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I'd like to change the home directory of the user that I initially setup on Windows Subsystem for Linux. I found this command

sudo usermod -d /mnt/c/Users/Alex alex

Which should allow this, however I am getting this error

usermod: user alex is currently used by process 2

Presumably because I am logged in as that user. I've tried going to root by doing sudo su - and then running the command again but I get the same issue. I tried a command I found on Google to log out the user alex from root but that also kicked me out of bash entirely.

Any thoughts?

  • Can you not logout of that account, login as another account, and then run the commands to see what result you get? – Pimp Juice IT Oct 11 '16 at 20:53
  • Logging out of that account closes Linux bash and gets you back to Windows prompt. Logging back in just puts you by default in that user. And switching to root through sudo su - I still get the process error – Xeon06 Oct 11 '16 at 21:25
  • I see, I assume you cannot log into the Windows as another account while logged out of that one, and then run the bash command then from that account in bash for the other account? I've not setup bash within Windows yet so just thinking of potential simple solutions even though having to do that would be sort of inconvenient but if it's just a one-time deal then done, maybe it'd work. Quick thoughts only though. – Pimp Juice IT Oct 11 '16 at 23:25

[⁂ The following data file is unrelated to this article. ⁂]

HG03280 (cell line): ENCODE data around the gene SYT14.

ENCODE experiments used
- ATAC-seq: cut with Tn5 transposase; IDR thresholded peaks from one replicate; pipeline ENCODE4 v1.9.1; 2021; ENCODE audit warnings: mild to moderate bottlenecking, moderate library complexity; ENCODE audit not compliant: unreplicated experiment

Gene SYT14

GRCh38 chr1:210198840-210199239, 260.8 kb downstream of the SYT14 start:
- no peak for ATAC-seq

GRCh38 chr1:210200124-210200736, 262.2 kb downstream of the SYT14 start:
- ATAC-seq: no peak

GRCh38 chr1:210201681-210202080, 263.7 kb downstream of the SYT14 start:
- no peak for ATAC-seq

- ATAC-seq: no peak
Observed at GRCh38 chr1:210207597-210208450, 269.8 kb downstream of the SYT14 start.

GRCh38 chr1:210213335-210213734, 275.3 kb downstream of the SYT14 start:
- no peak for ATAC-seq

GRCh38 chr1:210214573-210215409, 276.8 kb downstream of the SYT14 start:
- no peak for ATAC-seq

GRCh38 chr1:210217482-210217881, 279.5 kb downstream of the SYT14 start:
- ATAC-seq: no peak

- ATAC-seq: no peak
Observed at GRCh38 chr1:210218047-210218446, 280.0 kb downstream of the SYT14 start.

• Unfortunately the bash environment is tied to the current user Windows, stored in %appdata%. So another user will get their own bash environment – Xeon06 Oct 12 '16 at 14:43
  • You can change the default user name by executing in Windows (not bash) lxrun /setdefaultuser myusername. – harrymc Oct 12 '16 at 20:23
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+150

Changing the home directory with WSL is done the same way as in Linux:

  1. Enter bash
  2. Type the command sudo vim /etc/passwd
  3. Find your account's line, which might look like:
    harry:x:1000:1000:"",,,:/home/harry:/bin/bash
  4. Change the home directory, which above is /home/harry, to the new directory, using WSL notation
  5. Save the file
  6. Exit bash and re-launch it
  7. To test, use the commands:
    cd ~
    pwd

Let me know if you need more information.

  • I don't know WSL, I'm just curious: in general is it safe to just vim /etc/passwd? In Linux we have vipw especially for the job. – Kamil Maciorowski Oct 13 '16 at 19:55
  • @KamilMaciorowski: I have just started with WSL, but I can say that sudo /usr/sbin/vipw does exactly the same as my point 2 above. Changing /etc/passwd is as safe as doing it on Linux. Maybe safer because destroying it does not affect Windows logon. – harrymc Oct 13 '16 at 20:00
  • Thank you! I don't know why the only way I could find to edit this was through usermod. – Xeon06 Oct 13 '16 at 22:02
  • 3
    Be careful with this - if you move out of the main fake linux filesystem, you'll find you can't edit file permissions properly. – Hippyjim May 12 '17 at 15:04
1

You can try running lxrun /setdefaultuser root in command prompt, then change the directory, then change the default user to Alex.

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